New Mexico Nude, 1998, #9
I’ve decided to go into the vaults to bring you an oldie today: New Mexico Nude, 1998, #9. Here’s the story:
In 1998, for the second straight year, I attended a couple of workshops at the Santa Fe Photographic Workshops. The previous year, I took a nude photo workshop with a local artist named Louise Roach, and then a second one with the well known Hollywood photographer Greg Gorman.
I had actually planned to sign up for just one in 1998, with a very good instructor named Elizabeth Opalenik, but as it turned out, one of my color photographs of Iceland won first prize in a major photo competition in Santa Fe and I got a free workshop as part of the prize. I could have used it to pay for Elizabeth’s workshop, but as Joyce Tenneson was teaching one the following week, I decided to go for two.
This photo was not made at either of those workshops. Rather, it was made a few days after the second workshop ended with a model I had met at the workshops. The location, a ranch outside of Santa Fe, was also used by the workshops.
My primary camera then, as it still is now, was my Pentax 67. However, I had also brought my Rolleicord twin lens reflex camera, which used to be my dad’s, along with me. That’s because it was the only camera I had at the time that could do multiple exposures and I wanted to play around with that idea a little. (I subsequently had the Pentax modified to do it, too.)
The idea I had in mind for this particular image was that of the model being watched over by her spirit. It wasn’t easy to pull off. First I made a normal photo of the model in a semi-reclining position on the right. Then came the tricky part. I wanted her to have the transparent look on the left, signifying an incorporeal spirit, but I wanted her to be solid on the right to look like a real person.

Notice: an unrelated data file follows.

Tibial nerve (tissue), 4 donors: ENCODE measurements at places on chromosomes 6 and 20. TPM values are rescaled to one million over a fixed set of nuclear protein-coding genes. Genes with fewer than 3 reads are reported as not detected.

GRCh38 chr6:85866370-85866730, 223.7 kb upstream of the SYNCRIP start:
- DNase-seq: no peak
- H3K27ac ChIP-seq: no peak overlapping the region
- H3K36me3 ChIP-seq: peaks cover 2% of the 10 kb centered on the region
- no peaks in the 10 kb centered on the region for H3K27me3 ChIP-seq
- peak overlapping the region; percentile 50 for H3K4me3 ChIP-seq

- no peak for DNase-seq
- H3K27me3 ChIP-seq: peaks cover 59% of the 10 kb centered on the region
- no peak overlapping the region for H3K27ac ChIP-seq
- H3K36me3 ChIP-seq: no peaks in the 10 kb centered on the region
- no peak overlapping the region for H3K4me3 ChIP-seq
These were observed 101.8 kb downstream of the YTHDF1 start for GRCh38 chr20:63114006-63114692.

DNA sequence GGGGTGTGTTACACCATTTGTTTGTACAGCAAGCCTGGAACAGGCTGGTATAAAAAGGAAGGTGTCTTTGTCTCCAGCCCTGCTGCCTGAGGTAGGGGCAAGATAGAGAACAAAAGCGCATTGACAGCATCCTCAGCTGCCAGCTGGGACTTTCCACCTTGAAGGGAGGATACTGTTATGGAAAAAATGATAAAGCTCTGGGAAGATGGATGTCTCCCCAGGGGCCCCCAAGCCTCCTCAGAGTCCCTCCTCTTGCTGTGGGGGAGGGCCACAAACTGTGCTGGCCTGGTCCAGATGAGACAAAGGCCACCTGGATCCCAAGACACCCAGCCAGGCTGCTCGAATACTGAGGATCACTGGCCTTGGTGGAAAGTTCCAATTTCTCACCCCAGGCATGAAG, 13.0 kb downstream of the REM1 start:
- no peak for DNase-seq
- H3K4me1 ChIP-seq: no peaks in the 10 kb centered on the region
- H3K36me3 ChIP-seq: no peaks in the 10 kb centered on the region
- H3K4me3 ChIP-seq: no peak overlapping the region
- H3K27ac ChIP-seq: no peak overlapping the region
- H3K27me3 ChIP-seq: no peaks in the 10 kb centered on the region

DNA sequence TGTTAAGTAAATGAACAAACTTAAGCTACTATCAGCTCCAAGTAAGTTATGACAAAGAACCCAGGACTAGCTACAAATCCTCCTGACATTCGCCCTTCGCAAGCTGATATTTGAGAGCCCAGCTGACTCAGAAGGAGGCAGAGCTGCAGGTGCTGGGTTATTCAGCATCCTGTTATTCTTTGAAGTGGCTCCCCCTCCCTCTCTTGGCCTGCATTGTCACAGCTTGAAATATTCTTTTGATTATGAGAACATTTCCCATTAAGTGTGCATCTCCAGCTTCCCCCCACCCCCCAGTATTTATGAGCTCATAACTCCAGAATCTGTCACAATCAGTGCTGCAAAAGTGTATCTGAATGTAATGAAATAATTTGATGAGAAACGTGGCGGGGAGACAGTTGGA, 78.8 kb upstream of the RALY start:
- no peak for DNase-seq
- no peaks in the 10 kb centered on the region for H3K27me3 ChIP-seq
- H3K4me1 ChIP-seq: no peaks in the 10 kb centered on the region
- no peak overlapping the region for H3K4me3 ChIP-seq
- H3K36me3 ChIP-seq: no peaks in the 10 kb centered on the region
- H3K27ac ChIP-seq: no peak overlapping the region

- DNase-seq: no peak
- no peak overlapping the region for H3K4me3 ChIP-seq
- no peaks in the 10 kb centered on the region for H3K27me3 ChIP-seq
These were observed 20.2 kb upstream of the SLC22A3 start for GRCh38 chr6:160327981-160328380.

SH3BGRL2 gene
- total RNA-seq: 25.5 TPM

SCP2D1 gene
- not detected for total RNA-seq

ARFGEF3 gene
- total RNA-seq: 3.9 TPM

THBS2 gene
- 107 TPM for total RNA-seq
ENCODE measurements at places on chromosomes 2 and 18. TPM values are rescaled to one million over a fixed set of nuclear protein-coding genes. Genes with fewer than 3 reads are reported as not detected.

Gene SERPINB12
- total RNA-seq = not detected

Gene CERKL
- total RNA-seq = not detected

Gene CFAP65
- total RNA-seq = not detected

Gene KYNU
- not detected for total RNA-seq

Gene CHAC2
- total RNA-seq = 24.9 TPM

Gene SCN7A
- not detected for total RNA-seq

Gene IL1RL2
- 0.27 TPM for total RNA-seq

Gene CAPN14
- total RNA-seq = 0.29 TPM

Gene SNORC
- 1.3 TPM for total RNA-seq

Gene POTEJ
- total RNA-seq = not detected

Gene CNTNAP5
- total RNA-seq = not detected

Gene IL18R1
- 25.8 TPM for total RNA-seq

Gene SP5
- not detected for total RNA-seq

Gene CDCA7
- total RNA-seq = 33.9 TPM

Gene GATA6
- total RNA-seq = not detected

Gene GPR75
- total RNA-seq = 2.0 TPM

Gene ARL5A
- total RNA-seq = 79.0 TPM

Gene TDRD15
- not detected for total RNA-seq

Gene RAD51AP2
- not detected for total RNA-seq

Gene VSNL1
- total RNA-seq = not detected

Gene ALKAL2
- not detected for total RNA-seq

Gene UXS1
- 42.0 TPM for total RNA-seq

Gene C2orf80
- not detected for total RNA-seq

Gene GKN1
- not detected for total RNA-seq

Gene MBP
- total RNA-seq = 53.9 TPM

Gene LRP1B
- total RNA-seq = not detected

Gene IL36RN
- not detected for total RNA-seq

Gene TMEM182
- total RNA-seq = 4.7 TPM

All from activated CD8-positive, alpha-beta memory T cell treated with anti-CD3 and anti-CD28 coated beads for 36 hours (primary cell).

To do this, for the second exposure, I had to use a black card to cover the right two third of the lens, only allowing the left one third to be exposed. I was hoping to not have any overlap between the model’s outstretched arm and her figure on the left. As I could not see both of her at the same time, I had to guess where she had been in the first exposure and hope that she was far enough to the left for second. If that weren’t hard enough, I had to get the black card in the right position over the lens, too.
Well, I don’t know how I did it, but somehow it worked. Look at how close the outstretched arm came to the transparent figure. If I had held the black card just a little further to the right, the model’s hand could have become transparent, which would effectively ruin the image.
As I said, I don’t know how I did it, but I did. Could someone have been watching over me???